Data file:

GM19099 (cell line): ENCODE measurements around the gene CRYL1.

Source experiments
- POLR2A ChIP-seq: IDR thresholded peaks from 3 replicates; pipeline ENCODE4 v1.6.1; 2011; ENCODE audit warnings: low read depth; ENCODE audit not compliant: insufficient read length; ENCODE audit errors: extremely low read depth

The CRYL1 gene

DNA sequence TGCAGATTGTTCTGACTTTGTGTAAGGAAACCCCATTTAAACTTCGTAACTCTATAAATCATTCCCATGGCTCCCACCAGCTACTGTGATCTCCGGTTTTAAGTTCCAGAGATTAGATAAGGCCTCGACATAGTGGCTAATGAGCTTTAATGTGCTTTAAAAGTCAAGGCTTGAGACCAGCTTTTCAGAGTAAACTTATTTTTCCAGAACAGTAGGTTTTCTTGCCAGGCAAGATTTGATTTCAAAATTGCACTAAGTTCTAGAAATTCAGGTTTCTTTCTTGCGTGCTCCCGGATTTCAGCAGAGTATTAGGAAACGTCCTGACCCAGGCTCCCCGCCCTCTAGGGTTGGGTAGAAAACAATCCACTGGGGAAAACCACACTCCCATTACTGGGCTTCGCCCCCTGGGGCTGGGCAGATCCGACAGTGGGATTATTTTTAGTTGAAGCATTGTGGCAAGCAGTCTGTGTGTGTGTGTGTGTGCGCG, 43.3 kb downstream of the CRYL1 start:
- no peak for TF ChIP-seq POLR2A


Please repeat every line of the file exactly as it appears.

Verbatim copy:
GM19099 (cell line): ENCODE measurements around the gene CRYL1.

Source experiments
- POLR2A ChIP-seq: IDR thresholded peaks from 3 replicates; pipeline ENCODE4 v1.6.1; 2011; ENCODE audit warnings: low read depth; ENCODE audit not compliant: insufficient read length; ENCODE audit errors: extremely low read depth

The CRYL1 gene

DNA sequence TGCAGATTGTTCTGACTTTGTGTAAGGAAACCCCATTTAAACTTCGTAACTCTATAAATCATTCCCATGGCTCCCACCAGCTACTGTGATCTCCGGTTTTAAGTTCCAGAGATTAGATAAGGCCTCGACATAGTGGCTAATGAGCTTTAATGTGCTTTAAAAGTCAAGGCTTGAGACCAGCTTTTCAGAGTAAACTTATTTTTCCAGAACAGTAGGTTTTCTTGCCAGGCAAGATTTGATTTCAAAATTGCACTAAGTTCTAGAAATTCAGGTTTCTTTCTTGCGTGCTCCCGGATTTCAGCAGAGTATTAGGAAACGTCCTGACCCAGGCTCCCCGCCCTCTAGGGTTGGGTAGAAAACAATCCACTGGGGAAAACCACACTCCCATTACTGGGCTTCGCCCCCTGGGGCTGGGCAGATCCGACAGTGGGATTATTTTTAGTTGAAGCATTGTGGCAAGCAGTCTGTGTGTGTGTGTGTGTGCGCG, 43.3 kb downstream of the CRYL1 start:
- no peak for TF ChIP-seq POLR2A